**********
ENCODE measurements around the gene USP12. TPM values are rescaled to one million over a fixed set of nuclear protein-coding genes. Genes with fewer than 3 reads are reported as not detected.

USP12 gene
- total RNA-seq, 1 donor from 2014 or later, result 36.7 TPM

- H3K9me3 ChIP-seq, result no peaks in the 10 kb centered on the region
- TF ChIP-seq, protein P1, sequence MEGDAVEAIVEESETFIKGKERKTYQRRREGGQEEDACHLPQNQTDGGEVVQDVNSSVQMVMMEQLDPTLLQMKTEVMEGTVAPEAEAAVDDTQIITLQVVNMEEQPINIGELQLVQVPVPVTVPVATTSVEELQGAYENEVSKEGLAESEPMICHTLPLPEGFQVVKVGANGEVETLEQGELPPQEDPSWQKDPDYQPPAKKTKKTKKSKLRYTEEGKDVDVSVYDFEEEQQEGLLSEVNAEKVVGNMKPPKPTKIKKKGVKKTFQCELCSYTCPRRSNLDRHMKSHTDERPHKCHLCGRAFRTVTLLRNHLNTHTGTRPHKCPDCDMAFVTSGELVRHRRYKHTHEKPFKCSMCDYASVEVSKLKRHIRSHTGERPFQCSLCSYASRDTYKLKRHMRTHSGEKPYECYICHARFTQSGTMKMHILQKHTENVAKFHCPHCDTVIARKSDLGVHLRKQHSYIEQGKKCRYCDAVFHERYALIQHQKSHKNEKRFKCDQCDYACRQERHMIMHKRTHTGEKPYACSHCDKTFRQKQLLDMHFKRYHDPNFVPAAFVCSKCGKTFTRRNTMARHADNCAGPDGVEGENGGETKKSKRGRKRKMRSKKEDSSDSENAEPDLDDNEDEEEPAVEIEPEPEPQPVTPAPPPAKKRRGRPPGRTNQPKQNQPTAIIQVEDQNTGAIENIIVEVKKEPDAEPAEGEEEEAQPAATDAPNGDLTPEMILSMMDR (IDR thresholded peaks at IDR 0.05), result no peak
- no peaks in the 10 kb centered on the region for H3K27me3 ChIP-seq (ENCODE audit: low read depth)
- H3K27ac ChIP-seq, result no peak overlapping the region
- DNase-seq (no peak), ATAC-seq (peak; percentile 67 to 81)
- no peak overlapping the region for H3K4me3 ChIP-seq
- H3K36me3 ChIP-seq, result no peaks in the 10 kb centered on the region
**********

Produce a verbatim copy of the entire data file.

ENCODE measurements around the gene USP12. TPM values are rescaled to one million over a fixed set of nuclear protein-coding genes. Genes with fewer than 3 reads are reported as not detected.

USP12 gene
- total RNA-seq, 1 donor from 2014 or later, result 36.7 TPM

- H3K9me3 ChIP-seq, result no peaks in the 10 kb centered on the region
- TF ChIP-seq, protein P1, sequence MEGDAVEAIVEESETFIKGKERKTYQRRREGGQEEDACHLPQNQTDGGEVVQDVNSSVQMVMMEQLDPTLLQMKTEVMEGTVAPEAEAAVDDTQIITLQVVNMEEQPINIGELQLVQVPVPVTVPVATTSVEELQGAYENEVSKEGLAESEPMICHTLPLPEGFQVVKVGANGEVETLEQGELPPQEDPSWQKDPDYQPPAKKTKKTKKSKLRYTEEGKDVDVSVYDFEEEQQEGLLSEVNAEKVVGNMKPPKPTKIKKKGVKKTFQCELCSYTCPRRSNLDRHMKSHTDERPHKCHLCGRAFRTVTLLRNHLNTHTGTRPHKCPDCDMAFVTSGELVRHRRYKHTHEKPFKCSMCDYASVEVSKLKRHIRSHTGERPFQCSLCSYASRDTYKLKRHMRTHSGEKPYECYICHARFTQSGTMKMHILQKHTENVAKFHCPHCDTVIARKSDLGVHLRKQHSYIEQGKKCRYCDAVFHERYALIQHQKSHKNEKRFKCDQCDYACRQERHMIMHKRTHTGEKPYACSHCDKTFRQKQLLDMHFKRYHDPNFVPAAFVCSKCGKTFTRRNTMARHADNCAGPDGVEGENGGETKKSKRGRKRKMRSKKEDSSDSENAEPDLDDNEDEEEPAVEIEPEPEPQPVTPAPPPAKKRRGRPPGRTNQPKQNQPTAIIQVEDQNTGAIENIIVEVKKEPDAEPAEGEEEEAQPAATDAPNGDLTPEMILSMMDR (IDR thresholded peaks at IDR 0.05), result no peak
- no peaks in the 10 kb centered on the region for H3K27me3 ChIP-seq (ENCODE audit: low read depth)
- H3K27ac ChIP-seq, result no peak overlapping the region
- DNase-seq (no peak), ATAC-seq (peak; percentile 67 to 81)
- no peak overlapping the region for H3K4me3 ChIP-seq
- H3K36me3 ChIP-seq, result no peaks in the 10 kb centered on the region